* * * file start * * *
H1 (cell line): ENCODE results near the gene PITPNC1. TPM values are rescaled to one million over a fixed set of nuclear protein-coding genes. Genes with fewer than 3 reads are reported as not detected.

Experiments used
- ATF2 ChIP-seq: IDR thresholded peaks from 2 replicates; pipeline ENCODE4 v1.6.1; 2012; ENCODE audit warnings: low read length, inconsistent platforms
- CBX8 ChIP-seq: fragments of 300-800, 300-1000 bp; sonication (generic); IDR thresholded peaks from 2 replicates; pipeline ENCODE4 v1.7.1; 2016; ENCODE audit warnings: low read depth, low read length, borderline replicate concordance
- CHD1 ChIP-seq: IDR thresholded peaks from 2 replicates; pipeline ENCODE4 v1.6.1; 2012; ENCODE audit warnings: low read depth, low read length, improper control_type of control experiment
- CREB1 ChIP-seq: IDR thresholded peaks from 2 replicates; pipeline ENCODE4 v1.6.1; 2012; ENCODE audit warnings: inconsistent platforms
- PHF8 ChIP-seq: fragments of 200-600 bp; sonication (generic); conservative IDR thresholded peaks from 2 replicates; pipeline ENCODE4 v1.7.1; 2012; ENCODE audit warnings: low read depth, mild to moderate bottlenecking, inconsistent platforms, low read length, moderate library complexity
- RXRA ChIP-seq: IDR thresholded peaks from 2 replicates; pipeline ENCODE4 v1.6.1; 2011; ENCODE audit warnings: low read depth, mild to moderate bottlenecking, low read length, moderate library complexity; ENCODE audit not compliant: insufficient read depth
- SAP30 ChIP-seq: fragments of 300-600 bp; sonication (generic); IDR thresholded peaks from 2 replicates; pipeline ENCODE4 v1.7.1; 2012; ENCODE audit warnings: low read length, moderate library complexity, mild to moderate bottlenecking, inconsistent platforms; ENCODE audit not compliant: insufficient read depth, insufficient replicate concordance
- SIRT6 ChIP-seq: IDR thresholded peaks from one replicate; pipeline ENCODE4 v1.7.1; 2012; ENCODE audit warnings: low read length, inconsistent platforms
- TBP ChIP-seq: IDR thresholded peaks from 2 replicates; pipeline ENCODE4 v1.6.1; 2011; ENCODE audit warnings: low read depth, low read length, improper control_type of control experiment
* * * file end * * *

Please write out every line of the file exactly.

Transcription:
H1 (cell line): ENCODE results near the gene PITPNC1. TPM values are rescaled to one million over a fixed set of nuclear protein-coding genes. Genes with fewer than 3 reads are reported as not detected.

Experiments used
- ATF2 ChIP-seq: IDR thresholded peaks from 2 replicates; pipeline ENCODE4 v1.6.1; 2012; ENCODE audit warnings: low read length, inconsistent platforms
- CBX8 ChIP-seq: fragments of 300-800, 300-1000 bp; sonication (generic); IDR thresholded peaks from 2 replicates; pipeline ENCODE4 v1.7.1; 2016; ENCODE audit warnings: low read depth, low read length, borderline replicate concordance
- CHD1 ChIP-seq: IDR thresholded peaks from 2 replicates; pipeline ENCODE4 v1.6.1; 2012; ENCODE audit warnings: low read depth, low read length, improper control_type of control experiment
- CREB1 ChIP-seq: IDR thresholded peaks from 2 replicates; pipeline ENCODE4 v1.6.1; 2012; ENCODE audit warnings: inconsistent platforms
- PHF8 ChIP-seq: fragments of 200-600 bp; sonication (generic); conservative IDR thresholded peaks from 2 replicates; pipeline ENCODE4 v1.7.1; 2012; ENCODE audit warnings: low read depth, mild to moderate bottlenecking, inconsistent platforms, low read length, moderate library complexity
- RXRA ChIP-seq: IDR thresholded peaks from 2 replicates; pipeline ENCODE4 v1.6.1; 2011; ENCODE audit warnings: low read depth, mild to moderate bottlenecking, low read length, moderate library complexity; ENCODE audit not compliant: insufficient read depth
- SAP30 ChIP-seq: fragments of 300-600 bp; sonication (generic); IDR thresholded peaks from 2 replicates; pipeline ENCODE4 v1.7.1; 2012; ENCODE audit warnings: low read length, moderate library complexity, mild to moderate bottlenecking, inconsistent platforms; ENCODE audit not compliant: insufficient read depth, insufficient replicate concordance
- SIRT6 ChIP-seq: IDR thresholded peaks from one replicate; pipeline ENCODE4 v1.7.1; 2012; ENCODE audit warnings: low read length, inconsistent platforms
- TBP ChIP-seq: IDR thresholded peaks from 2 replicates; pipeline ENCODE4 v1.6.1; 2011; ENCODE audit warnings: low read depth, low read length, improper control_type of control experiment